OUTLOOK: Tennessee has gotten a later start at quail habitat restoration than some other states. Last year we reported on Tennessee's launch of a quail restoration plan on four "anchor" WMAs. These are the Wolf River WMA (Fayette County), Bark Camp Barrens WMA (Coffee County), Bridgestone/Firestone Centennial Wilderness WMA (White County), and Lick Creek Bottoms (Greene County).

The University of Tennessee will conduct its first monitoring of those areas this year. Meanwhile, expect quail prospects ranging from poor to fair in Tennessee until the program reaches maturity.



PHEASANT SEASON: October 21 — January 7; 3 daily limit.

OUTLOOK: South Dakota boasts that its pheasant harvest has exceeded a million birds for 17 of the past 20 seasons. Even in the down years, the harvest has topped 900,000 roosters. Pheasant numbers last year were less than half the amazing peak year of 2008, but still good compared to most states in the country.

We reported last year that South Dakota has lost two million acres of CRP lands over the past 10 years. Now the state has launched an aggressive five-year pheasant management plan. Its goal is "to maintain abundant populations of pheasants€¦by fostering a partnership-driven approach for habitat development." I foresee a bright future for pheasants in South Dakota.



QUAIL SEASON: Not set at press time but likely October 28 — February 25 with a 15 daily limit.

OUTLOOK: Despite summer flooding last year, 2016 turned into a fabulous quail hunting year in Texas. Bird populations were strong statewide, and that bodes well for this year also. Public land is scarce in Texas, but the Chaparral and Daughtrey WMAs in South Texas are good for bobwhites.

Texas also holds a December pheasant season in the 37-county panhandle region, but populations are still rebounding from the drought recently ended. Best bets for ringnecks in 2017 will be Dallam, Hartley, Hansford, Sherman, Ochiltree, Moore, Carson, and Roberts counties.



QUAIL SEASON: Not set at press time. See website in late summer.

PHEASANT SEASON: Not set a press time. See website in late summer.

OUTLOOK: Utah has Gambel's and valley quail, and both continue to rebound from the drought of the past several years. Look to the areas that carried strong populations through the 2016 season. Those include Washington County for Gambel's quail, and Uintah, Utah, Weber, Duchesne and Emery counties for valley quail.

Wild pheasant populations in Utah are best in Box Elder, Cache, and Utah Counties. Additionally, the state releases thousands of pen-raised pheasants on dozens of public hunting areas throughout the state. For a map of those areas, see the upland game website above.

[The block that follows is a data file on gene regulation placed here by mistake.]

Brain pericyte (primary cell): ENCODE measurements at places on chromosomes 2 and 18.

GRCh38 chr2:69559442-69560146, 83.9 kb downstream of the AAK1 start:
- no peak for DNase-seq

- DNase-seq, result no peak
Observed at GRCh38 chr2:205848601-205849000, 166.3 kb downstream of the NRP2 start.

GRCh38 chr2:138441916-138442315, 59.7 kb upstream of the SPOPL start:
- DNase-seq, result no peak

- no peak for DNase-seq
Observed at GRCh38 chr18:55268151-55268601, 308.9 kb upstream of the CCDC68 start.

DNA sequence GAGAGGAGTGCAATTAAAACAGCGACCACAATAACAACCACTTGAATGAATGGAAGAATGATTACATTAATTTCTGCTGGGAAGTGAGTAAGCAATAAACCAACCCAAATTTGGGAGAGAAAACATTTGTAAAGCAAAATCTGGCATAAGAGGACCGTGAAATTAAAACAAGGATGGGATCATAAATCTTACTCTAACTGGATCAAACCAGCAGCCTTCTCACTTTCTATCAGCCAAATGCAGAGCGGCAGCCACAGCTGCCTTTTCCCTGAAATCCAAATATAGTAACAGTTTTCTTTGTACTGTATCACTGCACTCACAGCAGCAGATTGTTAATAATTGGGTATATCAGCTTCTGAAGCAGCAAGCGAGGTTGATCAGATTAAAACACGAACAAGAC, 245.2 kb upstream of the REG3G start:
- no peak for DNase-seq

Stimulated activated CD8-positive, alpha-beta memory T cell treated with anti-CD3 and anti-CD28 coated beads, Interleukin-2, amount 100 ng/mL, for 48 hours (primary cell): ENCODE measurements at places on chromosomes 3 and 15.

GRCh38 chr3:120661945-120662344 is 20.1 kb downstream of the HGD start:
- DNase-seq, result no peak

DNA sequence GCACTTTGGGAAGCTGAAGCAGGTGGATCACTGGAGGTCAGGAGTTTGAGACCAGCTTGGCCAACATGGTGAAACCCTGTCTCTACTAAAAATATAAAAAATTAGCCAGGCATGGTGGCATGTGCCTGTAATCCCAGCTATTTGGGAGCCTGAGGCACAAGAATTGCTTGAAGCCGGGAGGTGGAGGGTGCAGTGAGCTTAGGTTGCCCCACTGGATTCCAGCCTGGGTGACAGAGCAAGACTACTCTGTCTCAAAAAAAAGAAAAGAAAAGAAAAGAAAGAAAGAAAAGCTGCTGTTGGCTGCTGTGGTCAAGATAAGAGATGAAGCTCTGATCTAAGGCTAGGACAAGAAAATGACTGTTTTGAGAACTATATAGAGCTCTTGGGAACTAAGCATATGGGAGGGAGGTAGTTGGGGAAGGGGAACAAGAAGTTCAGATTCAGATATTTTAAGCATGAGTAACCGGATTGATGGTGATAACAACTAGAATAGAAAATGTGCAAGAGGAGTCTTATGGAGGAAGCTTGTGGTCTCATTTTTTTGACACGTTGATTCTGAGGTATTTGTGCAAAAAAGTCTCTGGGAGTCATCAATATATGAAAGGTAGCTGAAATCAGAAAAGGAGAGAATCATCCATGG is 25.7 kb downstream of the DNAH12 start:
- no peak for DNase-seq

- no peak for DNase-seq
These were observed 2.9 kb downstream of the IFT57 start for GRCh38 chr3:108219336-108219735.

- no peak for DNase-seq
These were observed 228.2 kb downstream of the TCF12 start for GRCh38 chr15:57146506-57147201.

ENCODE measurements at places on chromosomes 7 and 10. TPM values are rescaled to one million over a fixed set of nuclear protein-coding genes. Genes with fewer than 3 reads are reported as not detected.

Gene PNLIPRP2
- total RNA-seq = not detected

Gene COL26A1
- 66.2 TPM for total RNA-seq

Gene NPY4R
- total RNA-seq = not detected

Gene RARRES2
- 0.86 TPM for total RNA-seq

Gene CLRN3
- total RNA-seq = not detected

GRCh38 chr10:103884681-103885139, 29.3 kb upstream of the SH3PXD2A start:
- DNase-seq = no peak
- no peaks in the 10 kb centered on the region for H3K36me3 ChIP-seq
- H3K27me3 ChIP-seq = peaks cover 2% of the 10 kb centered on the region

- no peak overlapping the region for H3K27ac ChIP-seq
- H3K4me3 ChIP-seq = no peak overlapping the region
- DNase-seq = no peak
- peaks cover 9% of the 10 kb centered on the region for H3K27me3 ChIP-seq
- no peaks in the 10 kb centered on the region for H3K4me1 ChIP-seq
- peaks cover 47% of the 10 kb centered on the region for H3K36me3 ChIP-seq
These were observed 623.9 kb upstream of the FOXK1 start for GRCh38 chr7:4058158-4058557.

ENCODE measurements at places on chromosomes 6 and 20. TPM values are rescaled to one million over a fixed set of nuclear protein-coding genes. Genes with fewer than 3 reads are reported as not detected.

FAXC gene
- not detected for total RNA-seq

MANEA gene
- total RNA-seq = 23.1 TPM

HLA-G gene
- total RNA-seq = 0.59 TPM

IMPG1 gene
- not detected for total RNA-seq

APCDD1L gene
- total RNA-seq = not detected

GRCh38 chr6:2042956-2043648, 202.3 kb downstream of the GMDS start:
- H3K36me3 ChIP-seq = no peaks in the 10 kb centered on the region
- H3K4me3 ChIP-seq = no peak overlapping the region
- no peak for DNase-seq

WEBSITE: hunting

QUAIL SEASON: Not set at press time, but typically mid-November — January 31; 6 daily limit.

OUTLOOK: Quail reports in Virginia these days are a mixed bag of hope and disappointment. Birds are popping up in areas where they haven't been seen for years, but the statewide trend is still a decline. Most of the state's WMAs east of the Blue Ridge mountains have some quail, which make an occasional bonus for woodcock hunters. Still, private lands — which are managed for quail — in the southeast tidewater region remain the last real stronghold for bobwhites in Virginia.



QUAIL SEASON: Dates and limits vary widely by zone. See website for details.

PHEASANT SEASON: Dates and limits vary widely by zone. See website for details.

OUTLOOK: Pheasant habitat work has been underway in Washington, and it started paying off in 2016. Nice bumps in wild pheasant populations were seen in Grant, Whitman, Garfield, Columbia, and Walla Walla counties. The state has a new cooperative program with more than 600 landowners, which improves habitat and creates access for hunters.

You can download a comprehensive booklet on hunting access at the website. Valley quail hunting was also good in 2016, and is shaping up well for this year. Top counties for quail in Washington are Grant, Douglas and Kittitas.



PHEASANT SEASON: October 14 — December 31; usually 1 daily limit on opening weekend, 2 thereafter.

OUTLOOK: Torrential rains in 2016 were disastrous for Wisconsin pheasants. Additionally, the state has lost almost 70% of its former CRP acreage. In most years, Fond du Lac, Waukesha, and Jefferson counties are tops for wild pheasants in Wisconsin, but don't expect great hunting there in 2017 unless the spring and summer weather turn out ideal.

To console today's pheasant hunters, the Wisconsin DNR stocks about 75,000 pheasants for put-and-take hunting on 90 public hunting lands throughout western and southeastern Wisconsin. See the website for a map of stocked parcels.